Safety fears leave P&O Ferries facing ‘sky high’ insurance bill

P&O Ferries faces a “sky high” insurance bill after sinking to the riskiest safety rating as measured by global maritime standards.

The company’s safety performance is expected to be deemed “very low”, according to an analysis of an official international database of inspections.

P&O was previously a “medium” rating – as measured by the Paris Memorandum of Understanding (MOU) – before it sacked 800 seafarers without consultation and replaced them with cheaper overseas agency crews.

P&O said in March that safety is “our foremost priority”. Suggestions that safety is being compromised are “categorically false”, the operator added.

The Paris MOU is an alliance of 27 national shipping authorities including the UK. It has collated tens of thousands of reports into every type of maritime vessel over the past three years, from fishing boats to oil tankers to passenger ferries.

Grant Shapps, the Transport Secretary, ordered officials from the Maritime and Coastguard Agency (MCA) to conduct safety inspections on all of P & O’s vessels before they were allowed to sail again.

Just two of the operator’s eight ferries have been released in the weeks that have followed. It has been reported that P&O, whose ultimate owner is the government of Dubai, had expected to restart passenger ferry services within five days.

Detentions have been imposed on four occasions after the newly staffed vessels failed to pass inspections.

Since 2019 there have been more than 1,200 inspections. Ferries have been detained on just 30 occasions.

P & O’s Pride of Kent has been put under “port arrest” twice having failed two inspections. The latest failure was last week, which came just 24 hours after the Spirit of Dover, another cross-Channel ferry, was also deemed unseaworthy.

The European Causeway failed its first inspection before being released by officials on April 8. The Northern Ireland-to-Scotland vessel initially racked up 31 flaws, the highest number on record according to the Paris MOU database.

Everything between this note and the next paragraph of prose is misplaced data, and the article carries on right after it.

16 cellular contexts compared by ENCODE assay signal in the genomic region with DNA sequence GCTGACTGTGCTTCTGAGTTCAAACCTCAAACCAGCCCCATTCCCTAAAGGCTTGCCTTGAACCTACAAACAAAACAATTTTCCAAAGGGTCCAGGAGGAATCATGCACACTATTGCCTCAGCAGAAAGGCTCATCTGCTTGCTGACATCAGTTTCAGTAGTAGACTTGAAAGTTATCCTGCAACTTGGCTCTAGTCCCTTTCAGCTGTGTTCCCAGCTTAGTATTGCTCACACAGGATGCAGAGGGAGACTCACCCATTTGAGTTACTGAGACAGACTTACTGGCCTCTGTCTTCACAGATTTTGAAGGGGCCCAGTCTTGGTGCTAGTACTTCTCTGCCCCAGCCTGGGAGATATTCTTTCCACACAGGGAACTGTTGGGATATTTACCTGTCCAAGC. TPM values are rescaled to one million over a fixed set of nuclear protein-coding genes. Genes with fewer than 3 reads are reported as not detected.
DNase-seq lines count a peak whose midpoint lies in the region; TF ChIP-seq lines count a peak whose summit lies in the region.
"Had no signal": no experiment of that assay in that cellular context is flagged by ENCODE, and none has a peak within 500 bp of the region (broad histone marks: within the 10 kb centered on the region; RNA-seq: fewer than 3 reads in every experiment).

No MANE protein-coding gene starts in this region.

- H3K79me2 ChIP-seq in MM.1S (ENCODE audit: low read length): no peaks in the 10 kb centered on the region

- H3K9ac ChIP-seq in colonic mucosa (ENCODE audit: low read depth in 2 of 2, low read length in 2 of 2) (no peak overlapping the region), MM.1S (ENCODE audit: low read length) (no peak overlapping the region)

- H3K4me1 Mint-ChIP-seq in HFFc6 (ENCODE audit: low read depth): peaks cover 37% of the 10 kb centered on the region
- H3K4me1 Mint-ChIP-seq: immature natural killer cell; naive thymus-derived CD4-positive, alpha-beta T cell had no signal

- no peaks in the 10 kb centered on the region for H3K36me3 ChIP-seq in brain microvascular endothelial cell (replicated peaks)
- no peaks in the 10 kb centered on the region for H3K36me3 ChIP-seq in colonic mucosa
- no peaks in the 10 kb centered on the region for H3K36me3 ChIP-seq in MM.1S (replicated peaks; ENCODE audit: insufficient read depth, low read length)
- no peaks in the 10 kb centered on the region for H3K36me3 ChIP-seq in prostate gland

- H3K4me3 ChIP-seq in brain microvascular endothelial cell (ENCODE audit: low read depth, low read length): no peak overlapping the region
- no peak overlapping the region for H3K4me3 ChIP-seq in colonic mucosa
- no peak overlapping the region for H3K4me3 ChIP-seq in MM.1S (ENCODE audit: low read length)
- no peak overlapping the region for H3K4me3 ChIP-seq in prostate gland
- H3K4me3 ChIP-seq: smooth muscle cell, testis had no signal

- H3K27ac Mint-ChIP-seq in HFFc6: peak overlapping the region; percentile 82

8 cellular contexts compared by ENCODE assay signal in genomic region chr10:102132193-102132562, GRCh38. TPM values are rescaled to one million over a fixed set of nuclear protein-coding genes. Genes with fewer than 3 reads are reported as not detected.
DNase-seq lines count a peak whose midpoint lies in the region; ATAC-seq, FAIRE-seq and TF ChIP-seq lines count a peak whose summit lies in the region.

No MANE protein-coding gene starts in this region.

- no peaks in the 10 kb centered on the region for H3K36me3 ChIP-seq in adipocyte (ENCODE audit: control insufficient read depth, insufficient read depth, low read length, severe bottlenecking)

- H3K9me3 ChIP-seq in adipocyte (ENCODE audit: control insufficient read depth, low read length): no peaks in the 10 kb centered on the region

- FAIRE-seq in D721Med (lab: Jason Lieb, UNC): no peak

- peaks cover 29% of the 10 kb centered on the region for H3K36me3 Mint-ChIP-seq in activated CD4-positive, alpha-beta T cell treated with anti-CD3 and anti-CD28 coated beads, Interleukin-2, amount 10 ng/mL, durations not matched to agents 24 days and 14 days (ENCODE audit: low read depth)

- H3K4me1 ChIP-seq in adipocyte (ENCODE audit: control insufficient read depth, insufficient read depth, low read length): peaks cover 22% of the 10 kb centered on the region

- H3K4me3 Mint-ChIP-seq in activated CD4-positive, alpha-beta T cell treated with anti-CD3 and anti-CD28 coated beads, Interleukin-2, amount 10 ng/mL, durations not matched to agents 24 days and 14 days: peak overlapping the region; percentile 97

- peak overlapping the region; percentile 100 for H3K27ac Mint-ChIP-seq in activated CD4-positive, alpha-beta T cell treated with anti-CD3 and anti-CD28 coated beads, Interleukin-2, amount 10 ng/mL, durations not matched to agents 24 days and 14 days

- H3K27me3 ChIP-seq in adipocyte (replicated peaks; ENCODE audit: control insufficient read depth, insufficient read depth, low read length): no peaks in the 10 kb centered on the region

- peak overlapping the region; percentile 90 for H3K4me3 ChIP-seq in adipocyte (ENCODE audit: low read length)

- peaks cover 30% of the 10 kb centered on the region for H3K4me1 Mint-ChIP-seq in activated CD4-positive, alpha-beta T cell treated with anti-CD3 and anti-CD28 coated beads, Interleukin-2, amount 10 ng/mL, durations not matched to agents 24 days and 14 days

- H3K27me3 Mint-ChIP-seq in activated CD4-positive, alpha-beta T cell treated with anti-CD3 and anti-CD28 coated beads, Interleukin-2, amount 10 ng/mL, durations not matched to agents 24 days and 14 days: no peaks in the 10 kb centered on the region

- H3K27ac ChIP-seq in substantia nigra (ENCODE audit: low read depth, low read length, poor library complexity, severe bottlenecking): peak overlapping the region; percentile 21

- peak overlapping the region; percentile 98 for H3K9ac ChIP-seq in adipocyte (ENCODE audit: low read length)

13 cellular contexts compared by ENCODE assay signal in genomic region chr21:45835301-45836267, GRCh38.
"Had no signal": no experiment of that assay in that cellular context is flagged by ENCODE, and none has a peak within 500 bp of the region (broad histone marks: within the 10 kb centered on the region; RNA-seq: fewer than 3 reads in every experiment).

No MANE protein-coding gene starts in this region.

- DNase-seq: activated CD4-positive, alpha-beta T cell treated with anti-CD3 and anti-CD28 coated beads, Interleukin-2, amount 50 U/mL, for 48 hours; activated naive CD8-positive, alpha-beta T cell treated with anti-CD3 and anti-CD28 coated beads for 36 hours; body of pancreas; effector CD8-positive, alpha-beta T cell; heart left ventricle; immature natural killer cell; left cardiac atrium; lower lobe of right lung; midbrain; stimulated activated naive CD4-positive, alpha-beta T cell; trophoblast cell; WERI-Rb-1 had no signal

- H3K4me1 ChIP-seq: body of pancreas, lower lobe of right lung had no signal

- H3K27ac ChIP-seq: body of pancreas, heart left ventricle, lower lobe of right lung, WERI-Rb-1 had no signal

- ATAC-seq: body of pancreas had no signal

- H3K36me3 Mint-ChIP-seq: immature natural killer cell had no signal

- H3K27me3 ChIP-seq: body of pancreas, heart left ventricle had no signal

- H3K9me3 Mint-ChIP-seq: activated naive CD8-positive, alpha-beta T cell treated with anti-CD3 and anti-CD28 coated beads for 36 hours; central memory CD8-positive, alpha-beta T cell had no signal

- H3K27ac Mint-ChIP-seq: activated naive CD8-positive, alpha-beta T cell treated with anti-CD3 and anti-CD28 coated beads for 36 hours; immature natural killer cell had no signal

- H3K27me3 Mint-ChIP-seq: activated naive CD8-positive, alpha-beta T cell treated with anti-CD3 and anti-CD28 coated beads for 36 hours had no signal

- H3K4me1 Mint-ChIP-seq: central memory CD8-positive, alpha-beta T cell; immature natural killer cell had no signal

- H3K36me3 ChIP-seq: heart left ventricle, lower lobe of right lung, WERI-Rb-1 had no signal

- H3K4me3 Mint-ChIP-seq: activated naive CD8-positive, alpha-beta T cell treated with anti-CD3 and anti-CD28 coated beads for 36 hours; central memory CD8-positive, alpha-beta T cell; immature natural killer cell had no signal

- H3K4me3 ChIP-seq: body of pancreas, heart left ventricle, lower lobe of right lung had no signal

Experts warned that the fall in P & O’s safety rating is likely to lead to a sharp increase in insurance costs.

One Lloyd’s of London maritime broker said: “It’s very rare for a vessel to be in ‘port arrest’. [It] makes them virtually uninsurable until they are passed as safe again.

“Even then, the costs will be sky high. P&O [Ferries] has gone from a very safe risk to virtually junk. Secondly, because it’s so exposed publicly, the third party liability risk is ramped up because of the scrutiny. “

It is unclear when P&O will be fully operational with the new crews, who are being paid nearly half the UK minimum wage. Mr Shapps has vowed to impose the minimum wage on any ferry companies operating in British waters.

P&O had hoped to restart Channel services before Easter. This was deemed to be ambitious by government sources, which previously said it was unlikely they would be operational before May.

The cost of keeping P&O’s ferries moored up, alongside increased insurance costs and the redundancy bill remains lower than the estimated bill to consult with militant trade unions.

The Financial Times reported that P&O had estimated it would cost £ 309m to comply with UK law when reviewing its options ahead of the sackings.

The UK business is estimated to have racked up costs of £ 80m since March 17, according to an analysis by Companies House filings. Compensation for failing to consult with staff ahead of the redundancies cost £ 36.5m.

P&O did not comment on any changes to the Paris MOU rating.

Last month it accused coast guard officials of an “unprecedented level of rigor”.

.

Leave a Reply

Your email address will not be published.